Something of a dark cousin to Spike Jonze’s brilliant Adaptation., Terry Zwigoff’s dark comedy Art School Confidential is a creation by and for artists. Chronicling the pangs of creative strife set against the impending pressures of commercial and academic success (not to mention ever adolescent’s inextinguishable, unwavering life goal to get laid), the film simultaneously champions creative desire while calling out the realm’s share of pretentious blowhards, emphasizing the distinction between truly earnest – however aesthetically “simple” – outputs, and mere superficial gimmickry. Virginal Jerome Platz (Max Minghella) is a freshman at art school, discovering friends, muses, inspirations and enemies amongst the student population, faculty body and surrounding neighbors. Competition rules the land more so than genuine creativity; Jerome’s professor Sandiford (a brilliant John Malkovich) resents artists who’ve found success painting geometric shapes – a trend he started long before it took off in popular culture – while the student body regularly praises work that truly represents the epitome of audience-pleasing mediocrity, much to Jerome’s complete exasperation. Art School Confidential is at its best when it simply explores the relationships and (very much true to life) artistic stereotypes at play, although a subplot involving a string of murders on campus allows for some of the film’s sharpest criticisms of art culture. The film is ultimately more cynical than Zwigoff’s previous Bad Santa, although it isn’t nearly as overtly hilarious as it is scathingly incisive into the bullshit that permeates so much of our culture’s pretentious outpourings. Jerome might not be as tempered in the artistic realm as many of his peers, but his efforts are as true and earnest as anyone else's, yet this hardly safeguards his work from the lions ready to tear it to shreds practically sight unseen. Similarly, one needn’t look far in film culture to see both newcomers and auteurs regularly lambasted for such bold and unrestrained works of creativity, nor in society at large for such unrestrained filleting of individuals and their work for the entertainment of the masses. Zwigoff’s film may ultimately lack a specific target for its bitter misanthropy, a fact reflective of the case that we’re all in need of a bit more damning scrutiny that we’re regularly willing to admit.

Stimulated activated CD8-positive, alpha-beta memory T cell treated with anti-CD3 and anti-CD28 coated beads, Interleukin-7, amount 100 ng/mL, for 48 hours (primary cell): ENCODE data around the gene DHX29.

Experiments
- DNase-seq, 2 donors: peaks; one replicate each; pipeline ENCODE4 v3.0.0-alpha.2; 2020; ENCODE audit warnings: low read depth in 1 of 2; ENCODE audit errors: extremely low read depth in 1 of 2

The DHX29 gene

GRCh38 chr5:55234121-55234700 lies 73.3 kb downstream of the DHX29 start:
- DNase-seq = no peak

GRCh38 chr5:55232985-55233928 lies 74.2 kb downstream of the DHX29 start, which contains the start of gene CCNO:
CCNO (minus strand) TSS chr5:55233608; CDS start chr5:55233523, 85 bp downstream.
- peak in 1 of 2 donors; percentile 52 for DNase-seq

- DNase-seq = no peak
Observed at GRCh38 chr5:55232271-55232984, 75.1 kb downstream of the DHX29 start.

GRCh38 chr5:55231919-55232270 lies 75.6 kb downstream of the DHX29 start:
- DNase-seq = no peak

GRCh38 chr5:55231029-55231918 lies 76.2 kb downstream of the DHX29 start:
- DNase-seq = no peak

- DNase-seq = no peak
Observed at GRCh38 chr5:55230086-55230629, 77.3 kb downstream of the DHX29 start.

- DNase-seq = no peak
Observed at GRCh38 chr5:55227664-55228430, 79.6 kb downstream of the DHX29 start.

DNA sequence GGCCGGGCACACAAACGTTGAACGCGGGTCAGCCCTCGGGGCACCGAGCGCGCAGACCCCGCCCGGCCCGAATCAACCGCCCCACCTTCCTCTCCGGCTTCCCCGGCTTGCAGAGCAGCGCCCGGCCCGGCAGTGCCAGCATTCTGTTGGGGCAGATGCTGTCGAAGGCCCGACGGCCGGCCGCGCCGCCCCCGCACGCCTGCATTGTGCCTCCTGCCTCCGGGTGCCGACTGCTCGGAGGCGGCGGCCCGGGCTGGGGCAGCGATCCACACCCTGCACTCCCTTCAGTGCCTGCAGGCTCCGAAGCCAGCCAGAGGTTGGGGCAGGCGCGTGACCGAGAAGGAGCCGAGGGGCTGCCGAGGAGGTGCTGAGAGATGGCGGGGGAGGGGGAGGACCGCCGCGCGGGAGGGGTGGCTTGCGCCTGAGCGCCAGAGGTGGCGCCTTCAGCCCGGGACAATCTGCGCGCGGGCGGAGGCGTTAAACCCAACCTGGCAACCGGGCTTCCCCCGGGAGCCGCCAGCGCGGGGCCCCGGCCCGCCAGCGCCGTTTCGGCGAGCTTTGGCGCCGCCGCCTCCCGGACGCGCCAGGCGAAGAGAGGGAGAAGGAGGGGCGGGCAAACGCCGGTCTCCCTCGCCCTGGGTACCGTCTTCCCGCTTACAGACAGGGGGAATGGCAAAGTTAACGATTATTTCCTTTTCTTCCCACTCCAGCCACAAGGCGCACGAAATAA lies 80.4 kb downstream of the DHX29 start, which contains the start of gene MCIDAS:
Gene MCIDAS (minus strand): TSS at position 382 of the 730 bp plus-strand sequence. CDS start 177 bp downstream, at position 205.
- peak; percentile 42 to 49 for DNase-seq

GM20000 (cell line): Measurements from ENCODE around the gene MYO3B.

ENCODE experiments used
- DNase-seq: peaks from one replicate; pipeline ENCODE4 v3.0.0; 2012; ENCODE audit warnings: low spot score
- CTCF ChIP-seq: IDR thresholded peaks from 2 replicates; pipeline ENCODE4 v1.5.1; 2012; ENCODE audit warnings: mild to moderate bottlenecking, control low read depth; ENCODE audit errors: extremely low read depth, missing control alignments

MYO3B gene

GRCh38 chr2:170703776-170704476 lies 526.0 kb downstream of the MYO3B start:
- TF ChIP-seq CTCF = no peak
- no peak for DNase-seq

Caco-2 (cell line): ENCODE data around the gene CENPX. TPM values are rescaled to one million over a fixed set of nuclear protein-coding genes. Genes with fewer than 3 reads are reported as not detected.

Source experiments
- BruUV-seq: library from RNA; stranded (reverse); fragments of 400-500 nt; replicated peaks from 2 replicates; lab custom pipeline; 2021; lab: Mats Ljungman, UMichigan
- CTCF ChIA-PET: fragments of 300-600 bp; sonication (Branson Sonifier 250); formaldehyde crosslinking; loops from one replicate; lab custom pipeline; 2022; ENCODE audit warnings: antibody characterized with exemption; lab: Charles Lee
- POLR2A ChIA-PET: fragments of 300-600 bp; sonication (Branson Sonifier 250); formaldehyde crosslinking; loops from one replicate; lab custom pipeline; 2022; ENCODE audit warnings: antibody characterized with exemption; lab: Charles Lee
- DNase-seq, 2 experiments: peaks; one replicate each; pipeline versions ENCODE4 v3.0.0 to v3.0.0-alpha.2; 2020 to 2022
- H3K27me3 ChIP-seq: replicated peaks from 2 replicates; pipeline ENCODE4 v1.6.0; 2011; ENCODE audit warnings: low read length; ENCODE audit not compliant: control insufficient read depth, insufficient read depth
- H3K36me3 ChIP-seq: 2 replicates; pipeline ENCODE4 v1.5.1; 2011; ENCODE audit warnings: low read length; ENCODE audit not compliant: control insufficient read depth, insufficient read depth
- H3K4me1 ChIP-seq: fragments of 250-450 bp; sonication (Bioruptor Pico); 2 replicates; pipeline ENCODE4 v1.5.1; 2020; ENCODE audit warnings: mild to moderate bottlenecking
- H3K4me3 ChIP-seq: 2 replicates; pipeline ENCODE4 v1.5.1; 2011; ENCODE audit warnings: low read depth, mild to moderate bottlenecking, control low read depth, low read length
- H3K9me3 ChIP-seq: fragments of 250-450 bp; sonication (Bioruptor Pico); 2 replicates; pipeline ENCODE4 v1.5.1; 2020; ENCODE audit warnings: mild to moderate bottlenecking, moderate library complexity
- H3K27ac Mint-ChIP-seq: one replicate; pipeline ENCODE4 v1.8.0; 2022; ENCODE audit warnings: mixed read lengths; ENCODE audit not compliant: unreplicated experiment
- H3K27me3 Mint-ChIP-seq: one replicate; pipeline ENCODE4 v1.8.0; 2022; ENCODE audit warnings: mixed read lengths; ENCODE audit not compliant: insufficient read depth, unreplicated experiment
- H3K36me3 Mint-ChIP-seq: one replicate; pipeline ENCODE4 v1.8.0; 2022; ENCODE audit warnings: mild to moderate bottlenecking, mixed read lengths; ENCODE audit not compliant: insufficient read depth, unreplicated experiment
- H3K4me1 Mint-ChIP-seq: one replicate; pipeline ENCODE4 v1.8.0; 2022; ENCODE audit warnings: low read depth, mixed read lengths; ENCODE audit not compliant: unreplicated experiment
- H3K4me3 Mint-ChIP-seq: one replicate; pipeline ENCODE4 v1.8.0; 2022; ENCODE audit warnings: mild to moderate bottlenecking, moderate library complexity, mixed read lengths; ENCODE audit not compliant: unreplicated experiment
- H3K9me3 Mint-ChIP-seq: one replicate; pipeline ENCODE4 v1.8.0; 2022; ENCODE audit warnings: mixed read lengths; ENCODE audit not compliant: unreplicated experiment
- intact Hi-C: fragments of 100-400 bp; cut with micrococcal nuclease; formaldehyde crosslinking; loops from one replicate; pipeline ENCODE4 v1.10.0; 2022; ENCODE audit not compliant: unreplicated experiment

Jan 16, 2007